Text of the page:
agnosis in only 10 of these cases.67 Thus, this diagnosis should be considered and appropriate treatment may lead to resolution of the kidney failure.19,68 AKI in the Critically Ill Patient The severity of illness in cancer patients relates to sepsis and multiorgan failure, the cancer itself, or a consequence of treatment. Sepsis is the most common cause of AKI seen in patients with cancer.6,16,69 The need for some form of renal replacement therapy for treatment of AKI in critically ill cancer patients has ranged in published studies to be between 8% and 59%, with a higher incidence of renal replacement therapy noted in the setting of sepsis and septic shock.4,6 However, the mortality in these patients has improved with advances in care rendered in intensive care units (ICUs) within the last decade.16,69 A recent cohort study of 773 patients (15% with cancer) was unable to document an independent association with cancer and mortality in patients that required renal replacement therapy.70 These findings have led some authors to support the use of renal replacement therapy in select patients with cancer, although the broad application of this therapy for critically ill cancer patients remains a subject of debate.16-18,69,70 In reviewing the epidemiology of AKI in cancer patients, several factors must be considered. The documented rate of AKI in studies and reviews ranges between 13% and 42%. Subgroup analysis showed the highest rates to be in patients with septic shock and patients with myeloma.16 Data from a cohort study performed from 1997 to 2002 showed outcomes including ICU mortality, in-hospital mortality, and 6-month survival to be worse in patients with cancer compared with those without cancer.7,16 When these data were adjusted for duration of hospital stay before the patient required intensive care or were adjusted for severity of illness, 6-month survival was no longer affected by the presence of cancer.7,16 Other cohort studies have failed to associate the presence of cancer with mortality in multivariate analysis.9,16,17,70 These data suggest that other characteristics of the critical illness have more bearing on survival and should be considered. It is noteworthy that 1 study showed a 6-month mortality of cancer patients with AKI of 33% without additional organ system dysfunction that increased to 65%, 80%, and 93% with an increase in organ system of 1, 2, and 3 additional organ systems, respectively. Other factors in this study associated with increased mortality included age greater than 60 years, uncontrolled cancer, and poor performance status.18 In patients with AKI from sepsis with cancer, survival rates are similar in patients with cancer and ICU patients in general.16,71 When considering cancer patients with AKI, it is important not only to consider survival, but also dialysis dependence. Published data on recovery of kidney function after AKI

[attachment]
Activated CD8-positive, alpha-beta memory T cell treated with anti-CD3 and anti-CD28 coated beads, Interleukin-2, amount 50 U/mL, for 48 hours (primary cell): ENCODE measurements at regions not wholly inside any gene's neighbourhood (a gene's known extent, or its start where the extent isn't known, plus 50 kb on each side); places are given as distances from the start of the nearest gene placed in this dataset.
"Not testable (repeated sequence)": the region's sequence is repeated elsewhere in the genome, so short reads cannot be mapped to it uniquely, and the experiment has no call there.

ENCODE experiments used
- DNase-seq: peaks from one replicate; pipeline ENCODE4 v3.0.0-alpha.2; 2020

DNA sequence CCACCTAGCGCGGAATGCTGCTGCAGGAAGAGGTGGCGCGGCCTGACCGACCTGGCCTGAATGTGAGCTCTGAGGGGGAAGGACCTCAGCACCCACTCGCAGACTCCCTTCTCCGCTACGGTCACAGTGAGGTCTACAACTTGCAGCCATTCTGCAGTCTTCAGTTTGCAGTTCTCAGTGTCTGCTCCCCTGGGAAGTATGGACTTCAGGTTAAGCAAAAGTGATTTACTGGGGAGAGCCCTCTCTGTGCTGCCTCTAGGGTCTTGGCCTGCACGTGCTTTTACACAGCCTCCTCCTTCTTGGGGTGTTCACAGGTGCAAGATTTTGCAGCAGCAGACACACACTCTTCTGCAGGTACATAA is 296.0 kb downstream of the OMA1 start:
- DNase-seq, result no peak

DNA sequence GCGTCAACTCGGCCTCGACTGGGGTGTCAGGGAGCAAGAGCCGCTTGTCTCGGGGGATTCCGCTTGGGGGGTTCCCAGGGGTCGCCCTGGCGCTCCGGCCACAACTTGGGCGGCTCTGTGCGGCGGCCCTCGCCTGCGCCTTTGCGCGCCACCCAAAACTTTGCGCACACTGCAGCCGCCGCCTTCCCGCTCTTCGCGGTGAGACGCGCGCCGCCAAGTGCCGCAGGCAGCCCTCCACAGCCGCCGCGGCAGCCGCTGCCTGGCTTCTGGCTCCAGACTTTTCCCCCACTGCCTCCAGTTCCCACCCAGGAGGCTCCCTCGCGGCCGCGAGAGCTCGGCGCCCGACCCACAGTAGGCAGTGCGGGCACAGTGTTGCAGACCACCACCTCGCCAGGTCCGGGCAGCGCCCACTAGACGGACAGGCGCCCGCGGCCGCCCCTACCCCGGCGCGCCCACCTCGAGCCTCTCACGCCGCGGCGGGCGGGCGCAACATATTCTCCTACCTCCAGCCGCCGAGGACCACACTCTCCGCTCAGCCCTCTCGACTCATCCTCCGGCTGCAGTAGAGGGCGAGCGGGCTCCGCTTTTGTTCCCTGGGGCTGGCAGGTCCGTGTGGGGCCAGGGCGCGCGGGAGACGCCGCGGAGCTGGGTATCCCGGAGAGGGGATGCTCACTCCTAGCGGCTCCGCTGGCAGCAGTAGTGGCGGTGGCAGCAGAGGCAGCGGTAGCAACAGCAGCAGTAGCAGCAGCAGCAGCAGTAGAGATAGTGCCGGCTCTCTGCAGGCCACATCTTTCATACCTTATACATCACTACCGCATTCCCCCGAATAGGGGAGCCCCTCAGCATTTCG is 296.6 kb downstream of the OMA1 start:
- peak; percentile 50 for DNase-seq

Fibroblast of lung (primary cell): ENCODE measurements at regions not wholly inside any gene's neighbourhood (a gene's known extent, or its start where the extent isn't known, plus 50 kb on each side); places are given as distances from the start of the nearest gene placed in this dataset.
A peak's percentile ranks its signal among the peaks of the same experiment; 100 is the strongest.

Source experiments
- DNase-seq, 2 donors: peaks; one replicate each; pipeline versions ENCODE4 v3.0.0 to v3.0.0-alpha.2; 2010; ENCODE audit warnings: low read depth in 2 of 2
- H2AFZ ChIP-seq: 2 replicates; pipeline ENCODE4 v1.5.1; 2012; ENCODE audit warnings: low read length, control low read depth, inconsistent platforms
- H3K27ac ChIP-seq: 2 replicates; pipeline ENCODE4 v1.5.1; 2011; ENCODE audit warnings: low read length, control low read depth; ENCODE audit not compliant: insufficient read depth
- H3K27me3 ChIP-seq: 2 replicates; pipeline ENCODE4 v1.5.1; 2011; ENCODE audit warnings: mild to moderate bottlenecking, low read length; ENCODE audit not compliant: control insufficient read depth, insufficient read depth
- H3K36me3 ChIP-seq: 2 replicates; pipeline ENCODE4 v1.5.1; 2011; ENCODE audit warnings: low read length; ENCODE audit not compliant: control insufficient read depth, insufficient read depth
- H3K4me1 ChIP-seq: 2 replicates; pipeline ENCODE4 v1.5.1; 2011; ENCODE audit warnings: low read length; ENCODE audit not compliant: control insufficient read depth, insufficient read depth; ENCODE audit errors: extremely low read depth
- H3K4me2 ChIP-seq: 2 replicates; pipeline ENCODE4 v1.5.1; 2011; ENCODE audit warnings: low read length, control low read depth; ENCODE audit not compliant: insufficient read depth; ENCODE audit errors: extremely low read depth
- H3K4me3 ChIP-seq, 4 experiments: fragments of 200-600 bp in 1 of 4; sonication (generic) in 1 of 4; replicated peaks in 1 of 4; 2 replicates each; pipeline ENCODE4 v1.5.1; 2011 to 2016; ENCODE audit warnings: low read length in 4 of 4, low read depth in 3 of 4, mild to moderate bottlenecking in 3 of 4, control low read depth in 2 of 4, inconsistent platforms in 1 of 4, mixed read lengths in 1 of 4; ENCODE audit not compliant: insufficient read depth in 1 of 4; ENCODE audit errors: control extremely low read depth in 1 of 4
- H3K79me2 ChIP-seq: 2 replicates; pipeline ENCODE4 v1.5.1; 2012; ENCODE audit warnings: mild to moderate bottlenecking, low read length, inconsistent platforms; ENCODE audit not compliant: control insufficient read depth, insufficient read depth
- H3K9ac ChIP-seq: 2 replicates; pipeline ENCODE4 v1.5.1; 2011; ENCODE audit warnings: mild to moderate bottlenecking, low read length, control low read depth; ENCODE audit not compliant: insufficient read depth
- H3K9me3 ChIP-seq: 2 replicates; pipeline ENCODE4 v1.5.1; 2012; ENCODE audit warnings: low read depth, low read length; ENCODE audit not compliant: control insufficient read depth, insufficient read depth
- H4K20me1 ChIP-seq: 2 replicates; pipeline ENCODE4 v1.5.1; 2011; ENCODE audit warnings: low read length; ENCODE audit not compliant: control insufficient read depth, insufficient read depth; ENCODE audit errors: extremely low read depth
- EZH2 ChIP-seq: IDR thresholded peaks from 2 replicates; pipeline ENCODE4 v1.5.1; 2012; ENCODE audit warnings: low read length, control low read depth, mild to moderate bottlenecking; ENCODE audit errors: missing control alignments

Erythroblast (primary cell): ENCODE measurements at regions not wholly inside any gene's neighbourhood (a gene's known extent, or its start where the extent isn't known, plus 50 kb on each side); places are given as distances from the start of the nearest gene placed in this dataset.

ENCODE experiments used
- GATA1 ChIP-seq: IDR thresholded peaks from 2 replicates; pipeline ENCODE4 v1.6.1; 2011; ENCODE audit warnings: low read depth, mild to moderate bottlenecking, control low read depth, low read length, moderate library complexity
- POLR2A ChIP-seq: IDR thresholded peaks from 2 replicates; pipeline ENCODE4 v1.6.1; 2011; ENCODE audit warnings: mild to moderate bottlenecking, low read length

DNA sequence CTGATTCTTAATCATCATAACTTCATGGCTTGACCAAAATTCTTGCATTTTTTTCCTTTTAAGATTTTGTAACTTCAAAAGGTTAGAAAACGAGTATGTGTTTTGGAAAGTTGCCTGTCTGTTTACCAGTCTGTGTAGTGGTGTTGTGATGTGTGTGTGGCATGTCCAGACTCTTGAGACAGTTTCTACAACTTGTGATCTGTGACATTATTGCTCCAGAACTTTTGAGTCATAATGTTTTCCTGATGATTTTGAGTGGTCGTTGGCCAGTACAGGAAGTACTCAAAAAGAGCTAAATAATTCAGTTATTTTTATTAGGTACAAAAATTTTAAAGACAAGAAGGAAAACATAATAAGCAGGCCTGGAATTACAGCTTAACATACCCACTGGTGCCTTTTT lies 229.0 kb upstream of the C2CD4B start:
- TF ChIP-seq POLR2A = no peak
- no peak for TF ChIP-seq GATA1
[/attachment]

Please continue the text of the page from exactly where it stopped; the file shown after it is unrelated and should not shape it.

in critically ill cancer patients varies but can be favorable. In a study conducted from 2000 to 2004, 82% of patients reached a level of complete recovery and only 6% of patients required chronic dialysis.16,18 Another singlecenter cohort study from 2002 to 2005 found rates of ESRD after AKI of 21% and 22% at discharge and after 6 months, respectively.16,17 An additional cohort with lower rates of recovery (34% complete recovery and 25% partial recovery) underscores the need for further study and multicenter prospective studies.16,17 Until further data are available, current studies suggest that consideration of renal replacement therapy in select individuals is appropriate. Factors such as additional organ system involvement, age, performance status, and other critical-illness-related scoring systems, such as Acute Physiology and Chronic Health Evaluation II (APACHE II) or Simplified Acute Physiology Score II (SAPS II), should be considered in assessing the patient as a reasonable candidate for further aggressive ICU management including renal replacement therapy.16-18 A team-based approach with nephrologists, oncologists, and critical care physicians working together should be considered to best identify the select patients who would most benefit from renal replacement therapy.

Conclusion Cancer patients with AKI present a unique set of challenges to the treatment team and their nephrology care providers. Thorough evaluation to assess for general and cancer-related etiologies can assist in forming a treatment plan that best addresses the patient’s kidney and oncologic issues. It is important to consider that in certain circumstances treatment of the malignancy can lead to further kidney complications including AKI. This change in kidney function can necessitate adjustment in their oncologic care such as chemotherapy options, options for diagnostic evaluation, and other supportive care. Given the overall prognosis and kidney prognosis in some of these conditions, including critically ill cancer patients, aggressive care and support of these patients should be considered.

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Acute kidney injury in the cancer patient.

Acute kidney injury (AKI) is a frequent and significant complication of cancer and cancer therapy. Cancer patients frequently encounter risk factors f...